Investigation of lymphoedema is by lymphoscintigraphy – a positive scan has 100% sensitivity for impaired lymph drainage. Treatment of lymphoedema involves exercise and compression.

In summary chronic oedema is best considered lymphoedema with or without reasons for increased (blood) vascular fluid filtration.”

BMJ Learning Module Reviews

“This was incredibly useful, I now feel more empowered to help patients with this problem that I previously shrugged my shoulders for.”

“Very useful, it’s a topic which every GP should do”

“This was a well presented module. Once the mechanisms, physiology and anatomy of the lymphatic system was explained everything else falls neatly into place

“Good module, did learn a lot, this will help to nurse patients with swollen limbs, knowledge will also give me the confidence to insist on further treatment and investigations for patients.”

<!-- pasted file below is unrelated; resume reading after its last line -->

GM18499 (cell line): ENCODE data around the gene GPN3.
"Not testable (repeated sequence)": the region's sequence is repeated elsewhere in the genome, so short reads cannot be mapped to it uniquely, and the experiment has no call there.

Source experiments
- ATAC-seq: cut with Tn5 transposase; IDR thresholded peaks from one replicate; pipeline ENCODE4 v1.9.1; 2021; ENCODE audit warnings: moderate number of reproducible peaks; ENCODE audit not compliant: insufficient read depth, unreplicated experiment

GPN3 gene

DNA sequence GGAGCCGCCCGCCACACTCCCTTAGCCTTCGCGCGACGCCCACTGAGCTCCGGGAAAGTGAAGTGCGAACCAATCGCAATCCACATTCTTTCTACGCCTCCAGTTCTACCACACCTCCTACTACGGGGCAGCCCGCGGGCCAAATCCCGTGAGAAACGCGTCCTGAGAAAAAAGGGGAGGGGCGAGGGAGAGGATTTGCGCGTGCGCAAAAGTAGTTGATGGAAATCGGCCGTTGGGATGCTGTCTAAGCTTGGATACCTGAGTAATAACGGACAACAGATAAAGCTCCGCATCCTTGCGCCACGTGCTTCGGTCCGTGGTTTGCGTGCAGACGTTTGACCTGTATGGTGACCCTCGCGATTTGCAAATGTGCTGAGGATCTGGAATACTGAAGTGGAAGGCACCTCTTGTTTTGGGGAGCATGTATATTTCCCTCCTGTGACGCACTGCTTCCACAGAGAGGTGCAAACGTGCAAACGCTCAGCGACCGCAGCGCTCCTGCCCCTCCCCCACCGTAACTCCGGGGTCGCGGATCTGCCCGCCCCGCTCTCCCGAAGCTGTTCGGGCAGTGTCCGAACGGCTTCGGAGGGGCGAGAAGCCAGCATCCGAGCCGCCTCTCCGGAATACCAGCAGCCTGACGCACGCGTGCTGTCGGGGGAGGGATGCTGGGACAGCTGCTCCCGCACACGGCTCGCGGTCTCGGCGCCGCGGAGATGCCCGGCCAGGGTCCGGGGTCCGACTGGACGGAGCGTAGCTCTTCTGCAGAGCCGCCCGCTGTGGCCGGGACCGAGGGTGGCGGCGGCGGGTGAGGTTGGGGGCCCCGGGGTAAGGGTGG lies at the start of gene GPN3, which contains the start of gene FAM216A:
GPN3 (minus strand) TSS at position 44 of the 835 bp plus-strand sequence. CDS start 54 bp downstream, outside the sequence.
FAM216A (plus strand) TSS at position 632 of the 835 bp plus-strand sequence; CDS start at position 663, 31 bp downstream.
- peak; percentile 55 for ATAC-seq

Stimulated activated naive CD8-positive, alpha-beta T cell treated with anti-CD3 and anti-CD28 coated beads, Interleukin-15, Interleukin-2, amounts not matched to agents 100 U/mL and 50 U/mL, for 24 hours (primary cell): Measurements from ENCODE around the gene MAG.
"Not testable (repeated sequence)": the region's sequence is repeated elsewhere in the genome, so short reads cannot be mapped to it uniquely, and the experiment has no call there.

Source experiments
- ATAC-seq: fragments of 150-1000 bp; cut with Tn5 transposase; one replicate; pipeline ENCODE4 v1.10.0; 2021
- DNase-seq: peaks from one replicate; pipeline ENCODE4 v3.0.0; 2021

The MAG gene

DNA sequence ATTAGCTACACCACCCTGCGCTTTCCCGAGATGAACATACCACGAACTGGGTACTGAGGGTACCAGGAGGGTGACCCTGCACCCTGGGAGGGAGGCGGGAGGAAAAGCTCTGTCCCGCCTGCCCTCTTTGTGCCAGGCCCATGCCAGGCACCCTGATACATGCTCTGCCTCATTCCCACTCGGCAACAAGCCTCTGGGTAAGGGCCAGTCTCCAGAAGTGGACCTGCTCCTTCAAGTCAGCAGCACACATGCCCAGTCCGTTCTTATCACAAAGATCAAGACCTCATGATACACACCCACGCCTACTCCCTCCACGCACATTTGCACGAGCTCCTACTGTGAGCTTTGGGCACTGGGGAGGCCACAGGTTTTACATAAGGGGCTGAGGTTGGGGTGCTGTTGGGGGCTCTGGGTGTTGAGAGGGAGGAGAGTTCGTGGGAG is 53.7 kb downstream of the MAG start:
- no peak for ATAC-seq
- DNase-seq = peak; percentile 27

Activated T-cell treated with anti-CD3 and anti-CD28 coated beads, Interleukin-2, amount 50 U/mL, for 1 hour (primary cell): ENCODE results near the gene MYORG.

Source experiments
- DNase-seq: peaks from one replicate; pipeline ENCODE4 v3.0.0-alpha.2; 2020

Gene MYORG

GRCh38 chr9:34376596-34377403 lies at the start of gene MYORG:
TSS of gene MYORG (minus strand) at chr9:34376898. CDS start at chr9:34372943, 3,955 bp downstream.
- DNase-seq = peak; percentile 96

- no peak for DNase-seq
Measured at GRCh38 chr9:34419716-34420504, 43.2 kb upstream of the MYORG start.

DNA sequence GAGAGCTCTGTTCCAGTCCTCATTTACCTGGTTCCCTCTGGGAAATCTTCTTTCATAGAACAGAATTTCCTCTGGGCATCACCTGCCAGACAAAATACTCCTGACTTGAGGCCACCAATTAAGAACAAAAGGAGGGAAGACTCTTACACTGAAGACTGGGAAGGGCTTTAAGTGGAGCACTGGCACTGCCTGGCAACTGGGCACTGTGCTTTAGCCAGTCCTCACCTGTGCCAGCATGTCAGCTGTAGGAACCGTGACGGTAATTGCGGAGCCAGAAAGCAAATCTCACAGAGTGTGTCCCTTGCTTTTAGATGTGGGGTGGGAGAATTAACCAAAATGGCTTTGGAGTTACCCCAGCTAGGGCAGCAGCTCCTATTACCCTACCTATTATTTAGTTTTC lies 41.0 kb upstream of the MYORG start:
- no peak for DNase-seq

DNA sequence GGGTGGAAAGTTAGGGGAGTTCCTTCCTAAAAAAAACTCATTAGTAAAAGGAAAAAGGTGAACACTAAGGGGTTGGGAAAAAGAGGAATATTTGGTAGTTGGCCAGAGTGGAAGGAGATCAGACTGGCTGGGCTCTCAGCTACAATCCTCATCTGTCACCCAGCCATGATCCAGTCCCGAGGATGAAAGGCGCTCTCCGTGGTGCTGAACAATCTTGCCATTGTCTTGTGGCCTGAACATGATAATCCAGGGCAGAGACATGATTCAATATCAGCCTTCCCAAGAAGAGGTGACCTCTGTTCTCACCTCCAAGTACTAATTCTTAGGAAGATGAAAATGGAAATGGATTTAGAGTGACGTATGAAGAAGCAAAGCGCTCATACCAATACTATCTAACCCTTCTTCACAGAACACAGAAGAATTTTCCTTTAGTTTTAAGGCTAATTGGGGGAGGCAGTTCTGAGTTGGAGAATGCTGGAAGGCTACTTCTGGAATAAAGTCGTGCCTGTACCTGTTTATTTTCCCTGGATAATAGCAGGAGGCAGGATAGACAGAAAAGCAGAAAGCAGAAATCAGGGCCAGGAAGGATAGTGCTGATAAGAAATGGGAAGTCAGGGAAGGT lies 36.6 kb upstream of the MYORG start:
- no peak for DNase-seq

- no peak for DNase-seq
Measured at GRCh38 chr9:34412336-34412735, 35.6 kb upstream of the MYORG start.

“Good, useful module, every GP should do it.”

“It will help me to recognise and refer patients”

“This has given me a much more structured approach to assessing chronic oedema and given me insight into the problem of chronic oedema and recurrent cellulitis. It also highlighted the importance of dealing with the underlying problem to prevent the lymphatic system from being overwhelmed and developing a chronic problem which may then be difficult to treat.”

“Excellent module. I didn’t know whether it would be relevant to me, however having read it I wish I had done so earlier. Will definitely feel more confident dealing with swelling from now on.”

“I am caring for a patient, at present, with severe lymphoedema of both legs. This has given me a much better understanding of her condition.”

“Brilliant, unfortunately also made me feel like a dinosaur; basic physiology understanding has changed since I was at med school. Gulp. Makes the whole heart failure / diuretic / ca++ channel blocker thing suddenly obvious. Thanks very much, I actually enjoyed that.”